| Homeowner association ： ウィキペディア英語版|
:''For a discussion of nonprofit, voluntary neighborhood advocacy groups, see neighborhood association.''
In the United States, a homeowner association (HOA) is a corporation formed by a real estate developer for the purpose of marketing, managing, and selling of homes and lots in a residential subdivision. It grants the developer privileged voting rights in governing the association, while allowing the developer to exit financial and legal responsibility of the organization, typically by transferring ownership of the association to the homeowners after selling off a predetermined number of lots. Membership in the homeowners association by a residential buyer is typically a condition of purchase; a buyer isn't given an option to reject it. Most homeowner associations are incorporated, and are subject to state statutes that govern non-profit corporations and homeowner associations. State oversight of homeowner associations is minimal, and varies from state to state. Some states, such as Florida〔(【引用サイトリンク】title=Flsenate Archive: Statutes & Constitution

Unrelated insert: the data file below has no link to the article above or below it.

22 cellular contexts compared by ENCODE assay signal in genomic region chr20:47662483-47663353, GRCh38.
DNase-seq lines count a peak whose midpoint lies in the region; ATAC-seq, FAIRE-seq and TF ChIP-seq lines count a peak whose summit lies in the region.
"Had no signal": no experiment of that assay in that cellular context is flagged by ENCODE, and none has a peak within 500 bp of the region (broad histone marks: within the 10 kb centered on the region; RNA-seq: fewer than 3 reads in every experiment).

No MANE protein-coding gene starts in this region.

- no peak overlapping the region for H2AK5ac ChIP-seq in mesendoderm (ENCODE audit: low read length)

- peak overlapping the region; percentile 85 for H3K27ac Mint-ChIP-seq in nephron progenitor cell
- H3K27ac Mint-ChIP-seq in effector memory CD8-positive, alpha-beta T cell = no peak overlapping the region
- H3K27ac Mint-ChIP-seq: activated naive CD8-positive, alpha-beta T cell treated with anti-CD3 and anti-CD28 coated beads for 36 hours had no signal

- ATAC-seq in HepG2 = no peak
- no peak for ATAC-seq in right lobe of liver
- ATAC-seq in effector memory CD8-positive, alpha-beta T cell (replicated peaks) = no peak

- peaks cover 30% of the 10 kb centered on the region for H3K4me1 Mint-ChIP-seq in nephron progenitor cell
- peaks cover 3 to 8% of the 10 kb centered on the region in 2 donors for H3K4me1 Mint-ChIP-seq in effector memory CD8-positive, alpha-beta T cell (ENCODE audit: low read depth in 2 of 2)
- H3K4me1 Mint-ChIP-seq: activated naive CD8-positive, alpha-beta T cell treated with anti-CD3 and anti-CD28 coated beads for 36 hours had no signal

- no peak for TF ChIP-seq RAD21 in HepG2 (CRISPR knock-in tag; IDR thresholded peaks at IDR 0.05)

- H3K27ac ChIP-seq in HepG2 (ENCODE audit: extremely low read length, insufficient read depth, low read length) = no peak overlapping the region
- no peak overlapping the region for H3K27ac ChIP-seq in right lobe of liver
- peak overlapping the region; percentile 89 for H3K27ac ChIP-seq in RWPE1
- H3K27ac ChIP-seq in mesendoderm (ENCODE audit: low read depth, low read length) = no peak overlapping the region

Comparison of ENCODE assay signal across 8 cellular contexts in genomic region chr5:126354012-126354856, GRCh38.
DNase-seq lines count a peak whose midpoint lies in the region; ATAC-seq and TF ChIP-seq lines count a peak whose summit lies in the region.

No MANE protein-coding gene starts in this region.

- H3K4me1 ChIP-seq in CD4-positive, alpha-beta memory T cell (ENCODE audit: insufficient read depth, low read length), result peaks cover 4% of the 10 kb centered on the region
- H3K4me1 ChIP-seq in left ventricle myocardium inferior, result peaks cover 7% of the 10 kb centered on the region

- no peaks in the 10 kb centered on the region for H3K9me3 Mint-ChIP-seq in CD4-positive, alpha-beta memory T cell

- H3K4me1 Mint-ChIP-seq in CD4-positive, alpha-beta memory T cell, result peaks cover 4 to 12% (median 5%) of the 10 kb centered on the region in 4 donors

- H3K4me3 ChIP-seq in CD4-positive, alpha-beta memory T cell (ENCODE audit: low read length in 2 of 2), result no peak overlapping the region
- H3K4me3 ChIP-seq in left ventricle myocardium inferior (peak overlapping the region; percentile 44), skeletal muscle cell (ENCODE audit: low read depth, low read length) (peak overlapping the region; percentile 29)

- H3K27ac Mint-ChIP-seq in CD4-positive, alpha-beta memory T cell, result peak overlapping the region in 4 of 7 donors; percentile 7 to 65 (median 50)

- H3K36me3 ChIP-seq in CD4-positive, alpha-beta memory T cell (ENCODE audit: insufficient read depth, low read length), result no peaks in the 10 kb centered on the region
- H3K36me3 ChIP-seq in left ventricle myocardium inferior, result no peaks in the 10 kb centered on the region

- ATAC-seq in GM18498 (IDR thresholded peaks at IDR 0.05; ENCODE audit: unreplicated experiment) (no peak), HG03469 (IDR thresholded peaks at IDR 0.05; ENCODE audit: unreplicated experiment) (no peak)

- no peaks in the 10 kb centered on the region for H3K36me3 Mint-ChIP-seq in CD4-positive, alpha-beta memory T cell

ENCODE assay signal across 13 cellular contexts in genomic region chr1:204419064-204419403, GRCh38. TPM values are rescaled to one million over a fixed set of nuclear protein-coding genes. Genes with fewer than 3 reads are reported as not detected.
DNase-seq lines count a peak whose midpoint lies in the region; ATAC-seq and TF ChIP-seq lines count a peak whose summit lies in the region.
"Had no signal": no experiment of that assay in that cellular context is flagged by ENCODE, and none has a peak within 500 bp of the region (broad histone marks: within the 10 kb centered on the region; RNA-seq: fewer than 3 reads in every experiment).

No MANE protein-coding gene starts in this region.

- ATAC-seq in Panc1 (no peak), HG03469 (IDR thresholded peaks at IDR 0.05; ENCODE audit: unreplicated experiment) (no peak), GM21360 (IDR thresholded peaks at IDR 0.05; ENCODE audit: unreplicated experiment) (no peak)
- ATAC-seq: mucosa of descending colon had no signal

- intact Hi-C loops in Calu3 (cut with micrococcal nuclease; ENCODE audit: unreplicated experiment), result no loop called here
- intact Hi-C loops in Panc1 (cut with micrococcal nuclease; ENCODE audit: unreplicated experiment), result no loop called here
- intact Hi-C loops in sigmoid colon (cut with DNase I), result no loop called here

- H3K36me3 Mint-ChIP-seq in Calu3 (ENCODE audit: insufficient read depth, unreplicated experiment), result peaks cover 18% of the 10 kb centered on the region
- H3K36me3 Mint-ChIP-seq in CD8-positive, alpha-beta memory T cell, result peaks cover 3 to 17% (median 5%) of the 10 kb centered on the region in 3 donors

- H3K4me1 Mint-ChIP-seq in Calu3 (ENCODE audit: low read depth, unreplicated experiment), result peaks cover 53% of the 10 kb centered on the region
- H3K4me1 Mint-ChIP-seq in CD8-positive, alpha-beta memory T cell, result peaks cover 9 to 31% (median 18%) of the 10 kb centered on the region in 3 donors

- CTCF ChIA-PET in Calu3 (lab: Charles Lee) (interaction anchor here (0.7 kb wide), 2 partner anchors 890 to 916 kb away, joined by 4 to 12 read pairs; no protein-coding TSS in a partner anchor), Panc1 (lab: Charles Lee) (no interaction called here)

抄文引用元・出典: フリー百科事典『 ウィキペディア（Wikipedia）』
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